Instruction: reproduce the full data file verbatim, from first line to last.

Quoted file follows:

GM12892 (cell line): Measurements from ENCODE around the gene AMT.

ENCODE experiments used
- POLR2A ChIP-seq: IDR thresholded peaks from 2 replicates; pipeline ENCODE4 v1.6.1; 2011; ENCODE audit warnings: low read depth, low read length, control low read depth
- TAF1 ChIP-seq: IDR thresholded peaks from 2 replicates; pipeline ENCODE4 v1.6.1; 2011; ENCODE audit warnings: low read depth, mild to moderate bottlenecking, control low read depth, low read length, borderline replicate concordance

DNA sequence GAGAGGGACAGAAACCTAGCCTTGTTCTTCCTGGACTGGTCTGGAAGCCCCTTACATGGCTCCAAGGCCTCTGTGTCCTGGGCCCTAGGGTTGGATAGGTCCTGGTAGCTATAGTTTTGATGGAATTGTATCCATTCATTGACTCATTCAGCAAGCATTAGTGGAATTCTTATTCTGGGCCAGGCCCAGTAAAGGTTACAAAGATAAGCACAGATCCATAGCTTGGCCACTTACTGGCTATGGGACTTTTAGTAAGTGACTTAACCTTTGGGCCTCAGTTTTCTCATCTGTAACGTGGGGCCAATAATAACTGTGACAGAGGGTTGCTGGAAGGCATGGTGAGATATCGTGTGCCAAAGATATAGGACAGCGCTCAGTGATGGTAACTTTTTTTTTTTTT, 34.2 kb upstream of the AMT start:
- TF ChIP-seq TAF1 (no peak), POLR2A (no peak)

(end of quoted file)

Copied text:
GM12892 (cell line): Measurements from ENCODE around the gene AMT.

ENCODE experiments used
- POLR2A ChIP-seq: IDR thresholded peaks from 2 replicates; pipeline ENCODE4 v1.6.1; 2011; ENCODE audit warnings: low read depth, low read length, control low read depth
- TAF1 ChIP-seq: IDR thresholded peaks from 2 replicates; pipeline ENCODE4 v1.6.1; 2011; ENCODE audit warnings: low read depth, mild to moderate bottlenecking, control low read depth, low read length, borderline replicate concordance

DNA sequence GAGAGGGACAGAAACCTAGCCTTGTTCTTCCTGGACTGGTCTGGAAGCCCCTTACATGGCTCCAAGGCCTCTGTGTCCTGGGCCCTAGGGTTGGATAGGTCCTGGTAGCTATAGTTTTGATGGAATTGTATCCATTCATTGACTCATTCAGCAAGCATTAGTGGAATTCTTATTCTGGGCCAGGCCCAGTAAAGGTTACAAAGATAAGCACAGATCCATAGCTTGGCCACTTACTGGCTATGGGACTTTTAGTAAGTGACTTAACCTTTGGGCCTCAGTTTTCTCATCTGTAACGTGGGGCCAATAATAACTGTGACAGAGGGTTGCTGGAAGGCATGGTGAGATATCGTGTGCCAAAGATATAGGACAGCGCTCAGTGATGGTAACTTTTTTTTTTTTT, 34.2 kb upstream of the AMT start:
- TF ChIP-seq TAF1 (no peak), POLR2A (no peak)